During it’s launch, PlayStation VR had a pretty good assortment of games. Job Simulator and Wayward Sky, down to smaller titles I’d like to see receive the full game treatment such as Danger Ball and Robot Run. Since then there have been some truly terrifying (in a good way) titles and still others that, while beautiful with an intriguing story, lacked good gameplay. It’s funny to review Fated: The Silent Oath now because it was originally set to be a launch title. It was, however, faced with significant delays leading to it’s launch. I have to say, it feels good to pick up my headset and remember why I invested in one in the first place.
Let me get this out of the way: You’re expecting Fated: The Silent Oath to be jam-packed with action/adventure sequences and gameplay because you’re a Viking; you’re going to want to look elsewhere. What Fated offers are moments of brief simplistic gameplay via hunting and some environmental puzzle segments, but that’s about it. The majority of what you’ll be doing in Fated is walking and experiencing the narrative the team at Frima created. You can get a rough idea of what I mean if you’ve played other walking sims like Firewatch or Gone Home. One of Fated’s most refreshing aspects is the setting. There’s no Sci-Fi jazz here as the game takes place in the Nordic wilderness. You play as a Viking and father named Ulfer who’s given a second chance by one of your gods after experiencing a near death experience. Your new lease on life isn’t without sacrifice.Granting you more time with your family means you’ll live on mute and unable to talk with your loved ones. During the game your character doesn’t utter a sound and instead responds to questions with a simple yes/no head shake you perform in the real world. It’s actually a really clever mechanic that helped me feel more absorbed in the world by having my character not talk for me in a voice that’s not my own.
After the deal is made, you awaken in a moving carriage en route to your village next to your wife and father-in-law, who also happens to be the village’s leader. Upon your arrival you discover the town is in complete shambles and has been destroyed with very few survivors. Naturally, you and your wife search for your daughter and nephew to ensure their safety. When you reunite with your nephew, he has a bow and tells you to follow him in order to get arrows for hunting. The both of you venture off into the woods and grab some arrows from a fallen warrior who warns you of a dark secret. After a quick bow tutorial, the two of you set out to hunt some deer and other wild-life. Using the bow felt good in VR (the game controls using the Dualshock 4) although its use was short lived.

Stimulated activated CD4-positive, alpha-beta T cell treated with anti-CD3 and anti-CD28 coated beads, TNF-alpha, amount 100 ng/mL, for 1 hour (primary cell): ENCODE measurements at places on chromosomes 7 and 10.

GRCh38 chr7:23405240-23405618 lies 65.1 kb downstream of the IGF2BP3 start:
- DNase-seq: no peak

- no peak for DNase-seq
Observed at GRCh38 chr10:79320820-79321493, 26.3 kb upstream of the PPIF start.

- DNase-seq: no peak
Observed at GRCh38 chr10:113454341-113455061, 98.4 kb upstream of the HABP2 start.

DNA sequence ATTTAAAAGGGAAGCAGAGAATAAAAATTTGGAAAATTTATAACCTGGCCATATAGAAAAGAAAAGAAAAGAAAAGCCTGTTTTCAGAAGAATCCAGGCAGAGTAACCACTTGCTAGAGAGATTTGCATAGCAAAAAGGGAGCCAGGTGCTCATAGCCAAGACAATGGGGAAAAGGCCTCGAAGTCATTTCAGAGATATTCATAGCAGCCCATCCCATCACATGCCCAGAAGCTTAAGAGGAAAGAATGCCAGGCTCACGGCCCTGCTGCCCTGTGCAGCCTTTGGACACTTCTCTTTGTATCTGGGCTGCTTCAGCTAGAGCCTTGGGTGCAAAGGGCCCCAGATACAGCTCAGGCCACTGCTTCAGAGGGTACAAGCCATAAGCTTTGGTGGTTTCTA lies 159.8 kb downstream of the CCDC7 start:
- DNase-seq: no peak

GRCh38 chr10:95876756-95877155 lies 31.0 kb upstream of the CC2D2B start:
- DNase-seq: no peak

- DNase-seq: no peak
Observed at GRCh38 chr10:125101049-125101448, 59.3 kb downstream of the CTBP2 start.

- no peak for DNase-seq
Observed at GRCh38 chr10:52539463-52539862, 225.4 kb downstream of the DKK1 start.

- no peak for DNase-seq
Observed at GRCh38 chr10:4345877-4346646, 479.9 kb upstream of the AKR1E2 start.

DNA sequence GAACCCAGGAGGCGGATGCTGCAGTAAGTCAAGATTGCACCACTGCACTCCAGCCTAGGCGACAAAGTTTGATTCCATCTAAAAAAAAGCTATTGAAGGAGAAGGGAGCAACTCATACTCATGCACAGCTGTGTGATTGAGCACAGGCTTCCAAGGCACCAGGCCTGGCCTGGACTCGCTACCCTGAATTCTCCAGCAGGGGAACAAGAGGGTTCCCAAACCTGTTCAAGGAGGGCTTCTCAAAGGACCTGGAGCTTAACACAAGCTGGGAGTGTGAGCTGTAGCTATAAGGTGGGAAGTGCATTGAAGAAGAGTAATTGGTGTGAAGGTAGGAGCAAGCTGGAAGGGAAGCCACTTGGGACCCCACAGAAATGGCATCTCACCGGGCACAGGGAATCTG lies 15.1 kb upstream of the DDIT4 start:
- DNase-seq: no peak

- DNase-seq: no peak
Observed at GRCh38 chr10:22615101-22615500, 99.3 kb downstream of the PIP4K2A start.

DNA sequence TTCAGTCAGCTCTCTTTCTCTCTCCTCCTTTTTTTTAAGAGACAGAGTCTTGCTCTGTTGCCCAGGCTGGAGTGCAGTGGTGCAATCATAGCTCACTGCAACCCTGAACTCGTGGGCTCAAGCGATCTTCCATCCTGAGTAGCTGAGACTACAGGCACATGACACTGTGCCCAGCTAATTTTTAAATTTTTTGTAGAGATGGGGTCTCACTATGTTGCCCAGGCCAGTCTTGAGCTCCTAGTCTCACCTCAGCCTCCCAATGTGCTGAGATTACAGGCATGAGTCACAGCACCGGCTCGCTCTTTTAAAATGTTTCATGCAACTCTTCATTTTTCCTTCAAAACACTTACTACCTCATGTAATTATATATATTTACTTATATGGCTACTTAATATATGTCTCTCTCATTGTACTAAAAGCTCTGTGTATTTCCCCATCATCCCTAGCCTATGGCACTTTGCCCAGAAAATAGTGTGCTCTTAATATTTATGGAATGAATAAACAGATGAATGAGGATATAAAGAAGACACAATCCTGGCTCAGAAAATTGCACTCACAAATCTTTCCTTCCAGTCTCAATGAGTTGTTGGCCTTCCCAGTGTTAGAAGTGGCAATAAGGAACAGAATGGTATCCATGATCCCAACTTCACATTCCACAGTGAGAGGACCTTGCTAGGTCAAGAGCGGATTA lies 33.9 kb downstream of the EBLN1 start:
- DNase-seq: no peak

That’s all I’m going to divulge of the story because you’ll finish the game up in roughly ninety minutes, so I’ll go over my thoughts regarding the game’s presentation. First are the visuals. Like many of the best VR games I’ve played, the team at Frima realized going for realism wasn’t practical, and instead opted for a more painterly art style. This, I felt was a good move,because in my time playing VR I’ve noticed that games with a minimalistic aesthetic are typically more immersive than those that aim for gritty realism. I’d argue my presence in Job Simulator feels more real than in a game like ‘Loading Human’, for example. This probably comes down to the fact that the current consoles can render believable cartoon-esque worlds for us to inhabit while the infamous uncanny valley remains a problem for mainstream hardware to pull off in VR. Some other high points are the soundtrack and delivery of lines by the voice actors. I’m obviously not talking The Last of Us caliber voice acting here, but for a smaller title it’s really well done and feels natural most of the time….
….Except for when it doesn’t. My issue with the unnatural audio has more to do with the 3D audio of the PSVR itself at certain points, specifically in an area with flowing water. The reason for this is because the game uses the pie chart turning method other games use to combat motion sickness. When you move the camera, the audio doesn’t move fluidly (since you aren’t turning fluidly), so it will cut to wherever it’s coming from in relation to you. This can be jarring, to say the least. I don’t typically get motion sickness, and would have loved the option to choose smooth camera rotation.
There were also a few other weird bugs I found that I wasn’t expecting to find in a game that was pushed back for this many months. One of the characters got stuck in a weird dancing animation while transitioning from the end of one scene into the other. She kept dancing until I went far enough ahead that her animation snapped back to her walking behind me. Another weird one was in the beginning where my daughter was supposed to be beside me, but instead ended up walking through the mountains to the left of me! It ripped me out of the immersion for a bit because I could hear her and couldn’t see her except for brief moments when her head poked out from behind a rock. It was sort of unintentionally hilarious. With that said, I didn’t run into any show-stopping bugs, and these minor (yet odd) setbacks didn’t hinder my experience with Fated much at all. In the end, I’d recommend Fated for PSVR owners looking for a quick story-driven experience. My only doubt is whether or not the story will continue as it’s clearly meant to. <a href=https://store.playstation.com/#!/en-us/games/fated-the-silent-oath/cid=UP4096-CUSA05107_00-FATEDEPISODE01US” target=”_blank”>You can pick up Fated: The Silent Oath for $9.99 through the PlayStation Store.